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The People's Artist
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The People's Artist: Prokofiev's Soviet Years

Simon Morrison

Abstract

In 1936, Sergey Prokofiev relocated from France to Soviet Russia, a period marked by the marshalling of musical activities under the auspices of the All-Union Committee on Arts Affairs. The composer, an international celebrity, perplexed his Parisian colleagues by migrating to a totalitarian state whose cultural institutions discouraged creative experiment and fulminated against Western modernism. And indeed while valued by the Stalinist regime and supported by its cultural institutions, he suffered correction and censorship, the result being a gradual sapping of his creating energies. Prokofi ... More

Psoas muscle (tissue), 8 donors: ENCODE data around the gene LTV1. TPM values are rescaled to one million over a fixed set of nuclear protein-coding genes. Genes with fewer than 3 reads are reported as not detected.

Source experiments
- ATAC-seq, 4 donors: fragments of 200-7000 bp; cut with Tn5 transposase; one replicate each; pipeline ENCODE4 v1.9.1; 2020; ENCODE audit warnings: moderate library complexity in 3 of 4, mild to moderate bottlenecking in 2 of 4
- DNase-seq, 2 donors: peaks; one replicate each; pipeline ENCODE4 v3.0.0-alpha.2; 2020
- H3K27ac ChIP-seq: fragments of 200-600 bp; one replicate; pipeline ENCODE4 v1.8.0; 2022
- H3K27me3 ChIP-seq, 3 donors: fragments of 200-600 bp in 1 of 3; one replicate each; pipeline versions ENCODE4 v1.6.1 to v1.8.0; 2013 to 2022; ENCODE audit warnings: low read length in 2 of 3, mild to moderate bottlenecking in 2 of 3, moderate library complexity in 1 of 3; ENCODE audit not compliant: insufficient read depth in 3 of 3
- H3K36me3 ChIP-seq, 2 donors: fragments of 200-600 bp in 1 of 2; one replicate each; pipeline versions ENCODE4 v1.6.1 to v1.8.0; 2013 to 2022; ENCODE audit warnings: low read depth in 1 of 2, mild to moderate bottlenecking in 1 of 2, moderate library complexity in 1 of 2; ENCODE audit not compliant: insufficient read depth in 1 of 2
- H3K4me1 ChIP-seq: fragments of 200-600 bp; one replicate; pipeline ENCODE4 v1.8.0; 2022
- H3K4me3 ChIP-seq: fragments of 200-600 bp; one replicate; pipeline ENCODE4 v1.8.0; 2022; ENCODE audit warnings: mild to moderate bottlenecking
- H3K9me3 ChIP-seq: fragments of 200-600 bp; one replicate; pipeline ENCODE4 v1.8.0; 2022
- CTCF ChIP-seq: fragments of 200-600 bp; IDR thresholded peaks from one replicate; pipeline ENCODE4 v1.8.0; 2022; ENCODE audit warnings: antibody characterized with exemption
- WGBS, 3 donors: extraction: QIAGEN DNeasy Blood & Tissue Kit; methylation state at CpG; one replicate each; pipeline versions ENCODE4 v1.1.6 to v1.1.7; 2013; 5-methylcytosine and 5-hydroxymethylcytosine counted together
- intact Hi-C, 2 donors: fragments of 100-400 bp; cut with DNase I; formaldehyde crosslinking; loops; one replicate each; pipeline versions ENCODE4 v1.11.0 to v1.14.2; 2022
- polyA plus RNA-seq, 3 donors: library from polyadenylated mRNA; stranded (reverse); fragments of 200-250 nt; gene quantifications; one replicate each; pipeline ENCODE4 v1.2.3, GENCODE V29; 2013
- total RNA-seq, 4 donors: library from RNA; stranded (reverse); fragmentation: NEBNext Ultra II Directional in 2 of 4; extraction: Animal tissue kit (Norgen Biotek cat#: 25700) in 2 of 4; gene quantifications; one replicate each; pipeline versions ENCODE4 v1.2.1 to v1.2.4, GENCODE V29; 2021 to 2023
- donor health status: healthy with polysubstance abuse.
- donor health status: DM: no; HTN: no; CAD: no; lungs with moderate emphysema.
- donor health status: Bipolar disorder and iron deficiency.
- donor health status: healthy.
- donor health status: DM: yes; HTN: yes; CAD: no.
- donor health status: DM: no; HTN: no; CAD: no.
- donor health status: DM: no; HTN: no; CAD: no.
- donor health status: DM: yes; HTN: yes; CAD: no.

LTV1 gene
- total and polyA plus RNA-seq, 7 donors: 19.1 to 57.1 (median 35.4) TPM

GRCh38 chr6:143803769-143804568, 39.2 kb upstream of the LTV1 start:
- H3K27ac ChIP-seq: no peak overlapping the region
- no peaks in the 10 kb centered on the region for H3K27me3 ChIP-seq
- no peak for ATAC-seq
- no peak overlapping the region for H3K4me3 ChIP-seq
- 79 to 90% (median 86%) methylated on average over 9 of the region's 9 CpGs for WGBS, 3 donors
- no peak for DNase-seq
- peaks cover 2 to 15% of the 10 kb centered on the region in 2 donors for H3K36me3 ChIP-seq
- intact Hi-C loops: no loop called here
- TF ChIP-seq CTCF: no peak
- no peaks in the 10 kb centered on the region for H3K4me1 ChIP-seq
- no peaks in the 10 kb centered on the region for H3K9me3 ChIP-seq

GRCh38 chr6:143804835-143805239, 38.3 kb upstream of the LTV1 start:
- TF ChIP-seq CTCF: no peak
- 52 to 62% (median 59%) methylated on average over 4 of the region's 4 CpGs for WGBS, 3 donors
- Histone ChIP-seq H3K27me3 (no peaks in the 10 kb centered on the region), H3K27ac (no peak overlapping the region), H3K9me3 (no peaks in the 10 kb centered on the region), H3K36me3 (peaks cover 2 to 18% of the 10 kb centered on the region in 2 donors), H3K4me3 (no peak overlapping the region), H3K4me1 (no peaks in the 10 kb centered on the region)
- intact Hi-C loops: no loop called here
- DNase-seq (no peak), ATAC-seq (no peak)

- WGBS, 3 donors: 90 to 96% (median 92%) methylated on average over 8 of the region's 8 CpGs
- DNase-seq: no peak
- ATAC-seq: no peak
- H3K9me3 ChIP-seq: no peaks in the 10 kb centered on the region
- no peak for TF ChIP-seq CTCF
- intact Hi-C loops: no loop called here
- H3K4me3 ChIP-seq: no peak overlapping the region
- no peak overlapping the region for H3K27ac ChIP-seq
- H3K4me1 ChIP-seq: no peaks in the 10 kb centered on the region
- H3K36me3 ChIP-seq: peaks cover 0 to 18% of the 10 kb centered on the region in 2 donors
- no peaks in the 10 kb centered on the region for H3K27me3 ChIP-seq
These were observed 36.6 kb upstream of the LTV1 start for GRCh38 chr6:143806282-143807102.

Keywords: Prokofiev, modernism, Stalinism, Romeo and Juliet, War and Peace, Russian archives

Bibliographic Information

Print publication date: 2008 Print ISBN-13: 9780195181678
Published to Oxford Scholarship Online: January 2009 DOI:10.1093/acprof:oso/9780195181678.001.0001

Authors

Affiliations are at time of print publication.

Simon Morrison, author
Princeton University

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